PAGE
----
With profits reaching into the billions, the United States pharmaceutical industry is one that continues to try to grow and expand. Pharmaceutical companies rely on doctors, the medical community, the FDA, and CDC to promote the safety of their drugs as well as encourage the use of their products. How do they do this? The answer is through drug trials.

These drug manufacturers must prove that their solutions are both safe and effective before they can hit the marketplace and reap big profits. To do this they must have human drug trials. But, in the United States, it is very difficult to find parents willing to subject their children to these trials. Because of this, many companies have moved an incredibly high percentage of their drug testing trials overseas. They aren’t just moving them overseas though. They are moving them to impoverished countries where informed consent is subjective and regulations are loose.

Back in 2011, Vanity Fair did a fantastic story on the issue of drug testing impoverished countries and the outcomes of these trials. As outlined in the article:

As recently as 1990, according to the inspector general of the Department of Health and Human Services, a mere 271 trials were being conducted in foreign countries of drugs intended for American use. By 2008, the number had risen to 6,485—an increase of more than 2,000 percent. A database being compiled by the National Institutes of Health has identified 58,788 such trials in 173 countries outside the United States since 2000.

These statistics were from 2008. The story gets much more grim as the years continue. We now have many drug companies solely testing overseas with no American trials being performed. Here are some of the major issues with this procedure of overseas testing:

Human Rights Ignored

When testing is done overseas, companies are released from the ethical and legal constraints of the United States. Though these products are going to be brought to the United States, they are not required to follow all the regulations. One example of how this practice can cause major ethical concerns is by forms of consent. In the summer of 2011, for instance, pharmaceutical giant Pfizer began making payments to families of Nigerian children who died of meningitis following a controversial drug trial marred by allegations of lack of consent, inadequate documentation and medical malpractice. Consent is easier to obtain in impoverished countries.

British drug manufacturer GlaxoSmithKline has recently been fined $230,000 by a court after 14 babies died during a vaccine drug trial. The company has been criticised for its handling of the tests and choice to locate the trial in a largely impoverished community, with many parents alleging that they were not informed of their children’s participation in a drug trial until after the vaccine had been administered.

These are just a few of the many examples of what can happen when loosely regulated drug trials on children take place in foreign countries. Ultimately, regulations in many foreign countries are less stringent, if there are any regulations at all. The risk of litigation is negligible, in some places nonexistent. This means drug companies have free rein and can test as they please. As an added bonus they don’t have to release test results performed abroad if they choose not to. This will be covered in a moment.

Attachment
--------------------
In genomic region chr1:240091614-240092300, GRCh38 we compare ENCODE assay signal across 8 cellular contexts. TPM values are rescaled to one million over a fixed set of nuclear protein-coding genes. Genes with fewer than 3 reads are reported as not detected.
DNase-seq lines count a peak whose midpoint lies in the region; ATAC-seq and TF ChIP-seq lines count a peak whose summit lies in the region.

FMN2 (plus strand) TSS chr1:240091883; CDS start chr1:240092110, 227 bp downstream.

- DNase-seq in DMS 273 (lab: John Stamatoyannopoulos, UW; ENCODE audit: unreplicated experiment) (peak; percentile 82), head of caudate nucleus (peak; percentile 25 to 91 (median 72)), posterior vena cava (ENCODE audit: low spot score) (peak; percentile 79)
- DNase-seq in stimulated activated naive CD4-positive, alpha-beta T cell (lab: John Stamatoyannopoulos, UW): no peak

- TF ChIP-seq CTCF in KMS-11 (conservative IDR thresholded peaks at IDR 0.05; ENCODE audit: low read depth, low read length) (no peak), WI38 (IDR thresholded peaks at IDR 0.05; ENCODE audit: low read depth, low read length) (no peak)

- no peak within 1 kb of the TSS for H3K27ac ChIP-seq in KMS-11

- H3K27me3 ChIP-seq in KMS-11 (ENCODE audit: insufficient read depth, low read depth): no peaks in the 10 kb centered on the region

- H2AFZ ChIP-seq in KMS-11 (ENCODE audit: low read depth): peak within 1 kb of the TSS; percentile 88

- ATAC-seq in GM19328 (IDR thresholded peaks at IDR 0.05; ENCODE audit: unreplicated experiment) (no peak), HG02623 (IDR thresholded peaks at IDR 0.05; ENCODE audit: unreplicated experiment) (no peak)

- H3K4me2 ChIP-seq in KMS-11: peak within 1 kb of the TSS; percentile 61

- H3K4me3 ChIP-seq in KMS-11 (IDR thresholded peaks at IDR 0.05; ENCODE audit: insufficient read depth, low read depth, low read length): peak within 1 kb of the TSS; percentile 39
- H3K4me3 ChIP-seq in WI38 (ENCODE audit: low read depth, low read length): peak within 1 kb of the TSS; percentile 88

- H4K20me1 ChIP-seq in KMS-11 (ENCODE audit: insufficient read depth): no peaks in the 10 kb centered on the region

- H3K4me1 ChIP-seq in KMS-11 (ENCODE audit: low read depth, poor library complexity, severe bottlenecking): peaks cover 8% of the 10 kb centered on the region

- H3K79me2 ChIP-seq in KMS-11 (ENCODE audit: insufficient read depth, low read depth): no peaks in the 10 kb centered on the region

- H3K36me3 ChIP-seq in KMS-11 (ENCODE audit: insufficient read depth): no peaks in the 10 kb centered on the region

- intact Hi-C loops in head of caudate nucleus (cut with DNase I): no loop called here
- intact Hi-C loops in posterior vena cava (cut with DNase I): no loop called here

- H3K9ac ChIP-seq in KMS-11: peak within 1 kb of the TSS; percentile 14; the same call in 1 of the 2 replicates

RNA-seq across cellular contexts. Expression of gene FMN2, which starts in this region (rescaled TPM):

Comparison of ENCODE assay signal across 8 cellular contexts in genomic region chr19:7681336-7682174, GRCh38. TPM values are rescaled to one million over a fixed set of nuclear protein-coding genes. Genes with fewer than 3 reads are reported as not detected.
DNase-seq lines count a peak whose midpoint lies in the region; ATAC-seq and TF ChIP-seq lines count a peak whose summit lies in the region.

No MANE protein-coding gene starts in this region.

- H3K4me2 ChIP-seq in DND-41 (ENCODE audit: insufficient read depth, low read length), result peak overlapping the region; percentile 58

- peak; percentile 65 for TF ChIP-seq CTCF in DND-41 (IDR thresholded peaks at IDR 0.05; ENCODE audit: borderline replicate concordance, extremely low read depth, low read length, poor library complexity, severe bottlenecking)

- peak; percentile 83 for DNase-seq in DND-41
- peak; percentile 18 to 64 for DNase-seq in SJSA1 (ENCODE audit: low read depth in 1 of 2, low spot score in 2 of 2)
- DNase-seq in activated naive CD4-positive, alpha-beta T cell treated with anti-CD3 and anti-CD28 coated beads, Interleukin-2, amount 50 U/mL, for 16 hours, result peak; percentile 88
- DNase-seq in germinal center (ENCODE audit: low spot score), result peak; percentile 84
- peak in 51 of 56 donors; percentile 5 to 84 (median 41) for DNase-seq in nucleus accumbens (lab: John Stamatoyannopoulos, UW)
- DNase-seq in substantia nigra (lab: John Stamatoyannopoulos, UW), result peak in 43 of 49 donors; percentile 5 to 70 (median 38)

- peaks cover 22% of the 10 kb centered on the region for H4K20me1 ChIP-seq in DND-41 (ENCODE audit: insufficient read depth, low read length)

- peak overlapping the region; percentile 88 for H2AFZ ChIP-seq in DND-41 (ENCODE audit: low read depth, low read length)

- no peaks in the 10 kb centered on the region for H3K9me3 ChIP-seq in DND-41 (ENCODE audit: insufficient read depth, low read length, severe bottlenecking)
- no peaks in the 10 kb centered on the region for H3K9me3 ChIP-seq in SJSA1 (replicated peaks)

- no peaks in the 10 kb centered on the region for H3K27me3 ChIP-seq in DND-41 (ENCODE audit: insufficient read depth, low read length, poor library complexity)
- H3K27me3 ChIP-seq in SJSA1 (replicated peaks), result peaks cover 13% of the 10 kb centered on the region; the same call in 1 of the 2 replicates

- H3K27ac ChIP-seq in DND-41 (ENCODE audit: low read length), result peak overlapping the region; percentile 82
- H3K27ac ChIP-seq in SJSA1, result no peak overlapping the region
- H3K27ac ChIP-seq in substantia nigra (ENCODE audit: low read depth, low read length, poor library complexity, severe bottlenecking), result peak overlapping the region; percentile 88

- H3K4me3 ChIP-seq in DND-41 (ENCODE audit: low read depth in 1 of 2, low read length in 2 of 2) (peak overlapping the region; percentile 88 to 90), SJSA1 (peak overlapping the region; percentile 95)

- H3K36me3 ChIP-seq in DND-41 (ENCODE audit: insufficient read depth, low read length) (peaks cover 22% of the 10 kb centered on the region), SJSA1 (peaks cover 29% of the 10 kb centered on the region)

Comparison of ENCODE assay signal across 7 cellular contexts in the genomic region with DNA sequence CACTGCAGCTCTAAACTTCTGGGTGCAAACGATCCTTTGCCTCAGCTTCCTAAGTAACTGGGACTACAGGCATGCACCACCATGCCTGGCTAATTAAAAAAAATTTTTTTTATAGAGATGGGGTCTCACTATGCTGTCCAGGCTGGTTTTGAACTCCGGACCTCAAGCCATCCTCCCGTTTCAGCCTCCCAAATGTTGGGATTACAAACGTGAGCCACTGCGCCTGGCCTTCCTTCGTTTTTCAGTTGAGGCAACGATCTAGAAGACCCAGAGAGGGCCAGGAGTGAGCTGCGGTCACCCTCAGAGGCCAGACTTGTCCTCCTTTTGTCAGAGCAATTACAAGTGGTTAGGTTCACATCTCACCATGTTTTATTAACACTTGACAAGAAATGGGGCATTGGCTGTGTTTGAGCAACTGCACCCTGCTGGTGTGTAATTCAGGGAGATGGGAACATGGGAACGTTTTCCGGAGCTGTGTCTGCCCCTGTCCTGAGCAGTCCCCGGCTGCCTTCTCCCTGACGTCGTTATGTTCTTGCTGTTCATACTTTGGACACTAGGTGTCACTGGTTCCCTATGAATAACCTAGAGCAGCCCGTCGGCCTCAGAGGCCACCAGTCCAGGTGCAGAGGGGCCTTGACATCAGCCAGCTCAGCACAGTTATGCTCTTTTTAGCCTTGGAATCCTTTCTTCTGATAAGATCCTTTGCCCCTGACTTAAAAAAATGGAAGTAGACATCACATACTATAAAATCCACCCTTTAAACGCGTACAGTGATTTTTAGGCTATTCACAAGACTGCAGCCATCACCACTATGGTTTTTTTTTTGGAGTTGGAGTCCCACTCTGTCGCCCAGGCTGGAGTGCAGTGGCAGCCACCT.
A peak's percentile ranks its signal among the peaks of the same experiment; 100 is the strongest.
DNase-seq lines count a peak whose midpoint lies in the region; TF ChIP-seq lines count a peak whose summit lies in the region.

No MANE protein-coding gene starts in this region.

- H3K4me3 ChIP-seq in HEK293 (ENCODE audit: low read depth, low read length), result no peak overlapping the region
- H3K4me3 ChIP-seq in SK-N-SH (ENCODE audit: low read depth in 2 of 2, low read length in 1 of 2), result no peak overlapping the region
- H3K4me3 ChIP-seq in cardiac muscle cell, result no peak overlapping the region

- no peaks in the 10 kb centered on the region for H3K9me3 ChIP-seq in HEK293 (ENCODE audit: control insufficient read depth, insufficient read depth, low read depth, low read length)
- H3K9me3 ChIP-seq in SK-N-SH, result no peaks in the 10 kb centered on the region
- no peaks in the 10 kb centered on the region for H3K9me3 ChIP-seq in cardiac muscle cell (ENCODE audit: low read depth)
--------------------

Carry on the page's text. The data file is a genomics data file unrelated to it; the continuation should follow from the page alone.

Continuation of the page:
Are Findings Abroad Relevant to the United States?

Some health professionals also question if tests performed outside the United States are even relevant to treatment here. People in the areas of testing sometimes have little to no health history or past. It is easy for companies to find patients who have never had a drug in their lives. Therefore, reactions to the drug are less likely. Diets are different, medical interventions are different, and overall healthcare is different. This could cause patients to metabolize drugs differently and react differently to the drugs as a whole. This could deem those trials irrelevant to the American population.

Picking and Choosing

When drug trials are performed overseas the company has no obligation to release that data when applying for the drug to be released. They can pick and choose which trials to include in their application for the drug to come to market. Celebrex is a prime example of a drug tested overseas where clinical trials were narrowed down to only include the trials with best outcomes. In reading the Vanity Fair article you learn that:

The National Institutes of Health maintains a record of most—but by no means all—drug trials inside and outside the United States. The database counts 290 studies involving Celebrex. Companies are not required to report—and do not report—all studies conducted overseas. According to the database, of the 290 trials for Celebrex, 183 took place in the United States, meaning, one would assume, that 107 took place in other countries. But an informal, country-by-country accounting by VANITY FAIRturned up no fewer than 207 Celebrex trials in at least 36 other countries.

So why were all trials not included in the count to the National Institutes of Health? Could it be that studies showed patients taking the drug were more likely to suffer heart attacks and strokes than those who took older and cheaper painkillers? After consumption of this drug in the US, it turns out that this was in fact the case and sales of Celebrex dropped significantly.

Drug testing is a must to ensure safety of products before they reach market, but are we allowing the unethical treatment of children abroad to potentially benefit our own? What are your thoughts? Should there be heavier regulation in the pharmaceutical industry in testing and procedures for drugs to make it to the marketplace?